On routines and my body clock. I am slowly emerging like a pale grizzly bear from winter hibernation to spring. I’ll be honest, it can take a monumental amount of time and internal dialogue to get out of bed in the morning when I have no pressing place to be. Some life-lifers wake up and eat breakfast with their partners, but Hugh enjoys solo breakfast time, or at least that’s what I tell myself as I doze and he bangs around the kitchen inconsiderate to my sensitive hearing in the morning. Alternatively, there are the family Skype conversations that go a little something like this: Dad – “Are you ill?!”I reply “err no?” deeply confused. Dad – “Well why on earth are you in bed at 11am?” On the odd occasion I decide I am my own boss and that I’ll make tomorrow my B*&^*h!, I wake up with a running nose and send myself a text message to say I won’t be in the office today, and, um, probably not tomorrow either.
On the body. Ah my skin, glorious spot-free skin! Without the stress of a full time job my skin has really finally sorted itself out. Paris is apparently covered by a pollution blanket, but my skin is none the wiser. The chronic eczema that flared up on my hands when I was particularly stressed or flummoxed has disappeared as well. I personally like to believe that eczema/rashes are so un-chic that the French climate simply doesn’t allow it.
On meal time. The anti – lunch breaks. When you have no internal meetings, no client catch-ups, no deadlines looming your lunch-break entails a myriad of options. Firstly, when is lunch? Early at 12pm or at 2:30pm at a patisserie? And where is the official lunch ruling that states a lunch cannot be a three course affair? I prefer to have a roving continuous lunch that spans from 30 minutes after breakfast until 30 minutes before dinner located at varying boulangeries, patisseries and making full use of the pantry.
On nothing lasting forever.
Yes Mum, I am well aware I am riding a wave, a wave I had nothing to do with. I am lucky, hashtag super blessed. It was not my skill, talent nor pop-culture-general-knowledge recall that landed me here. If I’m completely honest, one thing does get me a little squirmin’ wormin’ and that’s career fear. A large question mark looms overhead, it’s not exactly a dark cloud but it is an unanswered question nonetheless. How long will we be living in Paris – two years, five years, or eight? What if we move again to another country or city? When we do decide to move ‘home’ will I find a job? Actually, more importantly, where exactly will home be? Will I still sound like a New Zealander, will Hugh sound less Australian? (One can only hope and pray). How will I pitch myself for a job if I’m five or eight years out of the game? At the moment I can see myself trying to walk back into a similar role at the conclusion of this overseas chapter throwing around media buzzwords from 2014 and discussing the dynamic landscape of cross platform advertising. In eight years I’m sure the ‘screens’ as we know them today will be completely different (Candy Crush on a glass kitchen top, checking Facebook on a train window). And don’t get me started on the robots.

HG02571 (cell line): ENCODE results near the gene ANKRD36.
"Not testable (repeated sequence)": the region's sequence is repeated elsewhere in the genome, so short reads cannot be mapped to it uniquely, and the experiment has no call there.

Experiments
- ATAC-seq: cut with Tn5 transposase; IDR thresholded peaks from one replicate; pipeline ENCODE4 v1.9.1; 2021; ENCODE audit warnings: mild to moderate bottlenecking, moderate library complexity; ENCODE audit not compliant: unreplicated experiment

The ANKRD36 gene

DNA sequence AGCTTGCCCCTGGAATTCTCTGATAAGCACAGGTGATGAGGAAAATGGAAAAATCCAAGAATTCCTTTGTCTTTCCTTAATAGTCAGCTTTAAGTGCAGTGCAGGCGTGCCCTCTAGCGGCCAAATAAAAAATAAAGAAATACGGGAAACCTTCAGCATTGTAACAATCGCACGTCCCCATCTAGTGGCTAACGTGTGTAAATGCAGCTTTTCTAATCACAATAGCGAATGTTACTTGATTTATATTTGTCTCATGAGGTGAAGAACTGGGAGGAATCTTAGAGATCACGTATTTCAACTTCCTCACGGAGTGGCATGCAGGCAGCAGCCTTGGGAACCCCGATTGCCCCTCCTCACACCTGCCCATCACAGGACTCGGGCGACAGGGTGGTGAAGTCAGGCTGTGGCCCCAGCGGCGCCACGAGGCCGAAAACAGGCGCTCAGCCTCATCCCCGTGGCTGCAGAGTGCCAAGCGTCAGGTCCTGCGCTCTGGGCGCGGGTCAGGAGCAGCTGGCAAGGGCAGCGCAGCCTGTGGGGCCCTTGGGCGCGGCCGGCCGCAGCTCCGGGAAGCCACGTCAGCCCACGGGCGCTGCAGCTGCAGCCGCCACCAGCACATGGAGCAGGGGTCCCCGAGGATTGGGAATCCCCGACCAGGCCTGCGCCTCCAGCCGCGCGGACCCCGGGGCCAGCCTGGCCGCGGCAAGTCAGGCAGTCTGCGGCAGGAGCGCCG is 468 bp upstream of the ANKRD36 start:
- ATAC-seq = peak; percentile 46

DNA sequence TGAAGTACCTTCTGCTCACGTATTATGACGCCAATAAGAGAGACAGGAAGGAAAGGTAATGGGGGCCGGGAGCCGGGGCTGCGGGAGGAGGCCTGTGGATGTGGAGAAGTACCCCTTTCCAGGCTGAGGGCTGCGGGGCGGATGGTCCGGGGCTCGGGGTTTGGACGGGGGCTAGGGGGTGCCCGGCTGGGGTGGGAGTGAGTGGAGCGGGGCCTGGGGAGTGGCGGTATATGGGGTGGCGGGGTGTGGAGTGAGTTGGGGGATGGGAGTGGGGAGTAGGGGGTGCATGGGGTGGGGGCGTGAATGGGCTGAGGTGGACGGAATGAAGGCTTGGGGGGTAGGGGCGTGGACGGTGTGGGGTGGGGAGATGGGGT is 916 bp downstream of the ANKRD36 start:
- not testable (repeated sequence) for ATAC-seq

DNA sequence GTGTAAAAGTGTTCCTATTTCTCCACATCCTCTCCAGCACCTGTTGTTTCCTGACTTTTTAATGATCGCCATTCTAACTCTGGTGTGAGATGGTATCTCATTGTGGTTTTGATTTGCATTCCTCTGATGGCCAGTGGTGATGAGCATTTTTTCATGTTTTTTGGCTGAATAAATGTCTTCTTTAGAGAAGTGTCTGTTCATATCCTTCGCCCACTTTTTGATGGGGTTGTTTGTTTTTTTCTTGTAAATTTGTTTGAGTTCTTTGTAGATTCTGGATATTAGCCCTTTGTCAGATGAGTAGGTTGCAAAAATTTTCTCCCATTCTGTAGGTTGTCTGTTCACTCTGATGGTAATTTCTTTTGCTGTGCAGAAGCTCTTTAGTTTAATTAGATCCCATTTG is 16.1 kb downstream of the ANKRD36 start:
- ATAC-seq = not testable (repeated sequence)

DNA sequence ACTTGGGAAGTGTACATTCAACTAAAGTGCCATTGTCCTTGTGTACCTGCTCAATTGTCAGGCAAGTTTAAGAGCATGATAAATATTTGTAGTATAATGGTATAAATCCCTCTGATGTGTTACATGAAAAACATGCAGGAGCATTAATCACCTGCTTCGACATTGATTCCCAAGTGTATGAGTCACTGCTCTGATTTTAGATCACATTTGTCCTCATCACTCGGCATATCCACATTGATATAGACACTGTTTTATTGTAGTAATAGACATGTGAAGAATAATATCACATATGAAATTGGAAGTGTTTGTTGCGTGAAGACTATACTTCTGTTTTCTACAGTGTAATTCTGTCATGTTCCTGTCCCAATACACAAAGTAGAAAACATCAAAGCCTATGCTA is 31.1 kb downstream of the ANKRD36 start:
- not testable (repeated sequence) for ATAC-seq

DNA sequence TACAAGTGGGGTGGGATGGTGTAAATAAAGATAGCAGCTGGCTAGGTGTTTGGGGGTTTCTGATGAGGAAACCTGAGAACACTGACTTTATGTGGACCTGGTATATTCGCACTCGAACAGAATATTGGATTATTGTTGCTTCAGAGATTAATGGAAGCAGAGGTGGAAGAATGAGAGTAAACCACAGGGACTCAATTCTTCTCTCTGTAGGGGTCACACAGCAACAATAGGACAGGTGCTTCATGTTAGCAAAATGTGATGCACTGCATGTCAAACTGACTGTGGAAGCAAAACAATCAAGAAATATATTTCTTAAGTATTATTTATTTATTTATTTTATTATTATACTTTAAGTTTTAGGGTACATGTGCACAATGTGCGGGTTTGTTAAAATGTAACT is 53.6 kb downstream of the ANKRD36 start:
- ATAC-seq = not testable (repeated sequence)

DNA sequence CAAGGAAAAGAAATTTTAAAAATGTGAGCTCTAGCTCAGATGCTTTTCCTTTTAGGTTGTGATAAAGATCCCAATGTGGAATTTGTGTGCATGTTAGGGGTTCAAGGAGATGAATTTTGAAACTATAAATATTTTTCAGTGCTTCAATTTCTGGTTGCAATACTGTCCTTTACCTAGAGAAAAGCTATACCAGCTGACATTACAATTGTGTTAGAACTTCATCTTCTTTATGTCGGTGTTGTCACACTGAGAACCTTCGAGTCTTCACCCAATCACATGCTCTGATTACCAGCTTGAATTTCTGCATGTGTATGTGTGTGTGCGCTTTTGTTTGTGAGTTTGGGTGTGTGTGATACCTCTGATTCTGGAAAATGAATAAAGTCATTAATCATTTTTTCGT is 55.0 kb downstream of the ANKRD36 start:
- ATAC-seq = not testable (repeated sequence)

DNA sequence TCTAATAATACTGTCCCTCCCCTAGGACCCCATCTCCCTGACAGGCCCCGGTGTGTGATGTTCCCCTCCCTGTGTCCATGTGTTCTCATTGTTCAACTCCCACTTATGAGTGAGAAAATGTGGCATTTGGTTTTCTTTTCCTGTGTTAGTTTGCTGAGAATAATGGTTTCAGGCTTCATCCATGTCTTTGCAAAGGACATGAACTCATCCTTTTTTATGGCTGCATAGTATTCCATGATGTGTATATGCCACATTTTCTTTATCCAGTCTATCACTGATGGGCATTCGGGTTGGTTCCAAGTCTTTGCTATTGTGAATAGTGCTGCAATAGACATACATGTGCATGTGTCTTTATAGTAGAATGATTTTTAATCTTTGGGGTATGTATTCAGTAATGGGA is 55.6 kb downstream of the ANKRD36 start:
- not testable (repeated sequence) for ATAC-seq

At least the future fear keeps me living in the moment, zen-like, namastae etc. I can appreciate this incredible experience because I know that it’s fleeting and rare. The life-life balance may have its critics but I can hand on heart vouch for this lifestyle due to the effects on body, mind and spirit. (Mostly I vouch for the cheese and pastry).
AND NOW MORE PHOTOS.
On my quest for the best flat white. Cafe Kitsune I award 5 coffee beans and my pinky finger also seems delighted with your brew.
Sweet glorious muffin… MY sweet glorious muffin
“You wait for the coffees, I’ll hold the muffin” – Hugh.
Why must we hurt the ones we love the most?!
Making market progress.
I unwrapped my tulips to find a little bouquet inside.
Could this be it? My first sign that I am a local! In your face Hugh! (He walks down the market in his team tracksuit and is often given free spring rolls from the sandwich boys).
SEAing food and eating it.
Our friend H + J invited us to dinner on their side of town.
You would guess from these photos that they lived in a small fishing village.
Alerting you to those crispy fries in the following photos. Hugh spent at least thirty minutes discussing them. They are the hot potato version of the potato chip fries purchased in the school canteens of yester-year. I hope some of you reading this are nodding like, oh hells yeah I remember those bad boys and chocolate milks and moosies and juices.
Due to the heavy amount of cray consumption I had a sore bae and a sorbet
And so we’ve reached the end. As usual you’ve made it this far and I owe you a big old high five. I will be back, sooner rather than later. With some tales from the snails in Paris.
(I think I’ve just classified Hugh and I as snails there, not such a cool thing to do, at least the French will find us tasty)
Au revoir x